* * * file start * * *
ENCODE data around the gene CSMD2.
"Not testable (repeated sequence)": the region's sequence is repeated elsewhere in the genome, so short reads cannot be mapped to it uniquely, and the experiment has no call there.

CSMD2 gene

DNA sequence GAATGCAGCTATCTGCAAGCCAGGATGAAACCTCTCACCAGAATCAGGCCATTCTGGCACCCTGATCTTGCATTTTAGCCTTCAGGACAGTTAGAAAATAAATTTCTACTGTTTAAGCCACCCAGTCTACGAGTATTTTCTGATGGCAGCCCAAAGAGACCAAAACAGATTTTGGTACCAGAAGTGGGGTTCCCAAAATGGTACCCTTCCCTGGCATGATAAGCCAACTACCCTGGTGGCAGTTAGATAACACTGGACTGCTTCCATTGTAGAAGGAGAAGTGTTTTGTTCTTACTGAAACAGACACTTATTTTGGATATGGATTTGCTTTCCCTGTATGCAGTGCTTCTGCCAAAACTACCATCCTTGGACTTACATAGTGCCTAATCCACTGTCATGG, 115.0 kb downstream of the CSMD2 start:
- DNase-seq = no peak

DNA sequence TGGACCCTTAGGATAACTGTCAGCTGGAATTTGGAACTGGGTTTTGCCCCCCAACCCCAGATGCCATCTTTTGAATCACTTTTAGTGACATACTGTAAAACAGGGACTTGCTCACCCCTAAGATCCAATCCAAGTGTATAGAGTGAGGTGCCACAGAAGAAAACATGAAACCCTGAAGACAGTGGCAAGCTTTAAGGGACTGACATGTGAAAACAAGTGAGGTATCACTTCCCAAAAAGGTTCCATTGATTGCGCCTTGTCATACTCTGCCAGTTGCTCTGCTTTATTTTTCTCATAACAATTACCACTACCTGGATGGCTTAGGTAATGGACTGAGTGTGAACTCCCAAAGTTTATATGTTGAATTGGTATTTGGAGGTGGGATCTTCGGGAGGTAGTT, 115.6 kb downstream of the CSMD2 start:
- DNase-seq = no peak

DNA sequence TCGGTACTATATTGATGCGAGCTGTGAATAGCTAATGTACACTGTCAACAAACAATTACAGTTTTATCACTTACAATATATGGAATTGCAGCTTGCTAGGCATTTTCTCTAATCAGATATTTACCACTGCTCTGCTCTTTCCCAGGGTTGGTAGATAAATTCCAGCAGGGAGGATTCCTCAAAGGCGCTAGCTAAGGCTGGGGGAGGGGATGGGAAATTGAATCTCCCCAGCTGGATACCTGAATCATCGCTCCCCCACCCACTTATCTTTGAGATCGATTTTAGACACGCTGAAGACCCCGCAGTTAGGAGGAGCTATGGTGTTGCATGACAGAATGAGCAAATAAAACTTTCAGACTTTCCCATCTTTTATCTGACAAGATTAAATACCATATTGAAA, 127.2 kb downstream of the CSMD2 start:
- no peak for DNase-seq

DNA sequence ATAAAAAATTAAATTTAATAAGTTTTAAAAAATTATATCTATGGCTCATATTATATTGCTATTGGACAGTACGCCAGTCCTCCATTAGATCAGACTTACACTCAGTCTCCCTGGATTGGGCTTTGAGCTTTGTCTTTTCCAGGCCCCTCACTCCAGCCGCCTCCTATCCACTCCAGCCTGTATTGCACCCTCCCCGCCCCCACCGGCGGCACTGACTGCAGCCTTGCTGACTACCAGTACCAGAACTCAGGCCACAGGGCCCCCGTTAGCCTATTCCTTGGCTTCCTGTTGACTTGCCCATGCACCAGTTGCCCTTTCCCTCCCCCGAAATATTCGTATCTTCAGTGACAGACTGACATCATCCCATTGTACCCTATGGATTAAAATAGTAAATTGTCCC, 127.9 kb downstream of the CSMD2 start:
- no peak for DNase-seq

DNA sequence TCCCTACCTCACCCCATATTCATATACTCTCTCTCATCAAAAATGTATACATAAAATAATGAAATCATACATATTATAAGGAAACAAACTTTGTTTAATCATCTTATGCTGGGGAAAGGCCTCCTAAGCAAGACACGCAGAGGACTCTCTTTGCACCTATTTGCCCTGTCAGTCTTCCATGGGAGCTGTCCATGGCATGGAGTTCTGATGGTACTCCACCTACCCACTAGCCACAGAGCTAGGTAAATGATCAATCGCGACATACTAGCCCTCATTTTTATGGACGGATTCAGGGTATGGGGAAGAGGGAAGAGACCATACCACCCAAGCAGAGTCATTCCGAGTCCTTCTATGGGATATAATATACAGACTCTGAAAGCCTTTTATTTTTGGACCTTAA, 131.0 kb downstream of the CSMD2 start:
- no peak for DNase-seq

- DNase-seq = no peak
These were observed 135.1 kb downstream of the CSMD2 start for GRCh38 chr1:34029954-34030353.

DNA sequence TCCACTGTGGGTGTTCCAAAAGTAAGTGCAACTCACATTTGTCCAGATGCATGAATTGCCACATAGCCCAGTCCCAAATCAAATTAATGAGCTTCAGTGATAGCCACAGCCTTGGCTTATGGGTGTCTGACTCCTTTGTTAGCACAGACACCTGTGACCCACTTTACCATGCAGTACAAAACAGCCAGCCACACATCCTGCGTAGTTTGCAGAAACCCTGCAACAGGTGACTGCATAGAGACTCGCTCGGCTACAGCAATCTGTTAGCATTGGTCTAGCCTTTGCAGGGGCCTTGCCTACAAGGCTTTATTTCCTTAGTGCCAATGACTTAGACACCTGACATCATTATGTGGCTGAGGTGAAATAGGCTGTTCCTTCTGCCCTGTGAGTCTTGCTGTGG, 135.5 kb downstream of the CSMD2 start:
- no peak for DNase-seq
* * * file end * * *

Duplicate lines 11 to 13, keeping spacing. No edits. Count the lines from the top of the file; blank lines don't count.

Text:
- no peak for DNase-seq

DNA sequence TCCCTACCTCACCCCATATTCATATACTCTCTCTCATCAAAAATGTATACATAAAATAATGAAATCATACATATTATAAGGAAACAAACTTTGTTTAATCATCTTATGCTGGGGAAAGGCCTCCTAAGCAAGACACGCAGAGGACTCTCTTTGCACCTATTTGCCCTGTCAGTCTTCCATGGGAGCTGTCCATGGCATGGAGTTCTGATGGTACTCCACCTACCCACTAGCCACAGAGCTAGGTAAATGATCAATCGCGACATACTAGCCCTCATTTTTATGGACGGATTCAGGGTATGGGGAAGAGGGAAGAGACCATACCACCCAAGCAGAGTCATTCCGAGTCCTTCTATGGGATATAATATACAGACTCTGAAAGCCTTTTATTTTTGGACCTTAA, 131.0 kb downstream of the CSMD2 start:
- no peak for DNase-seq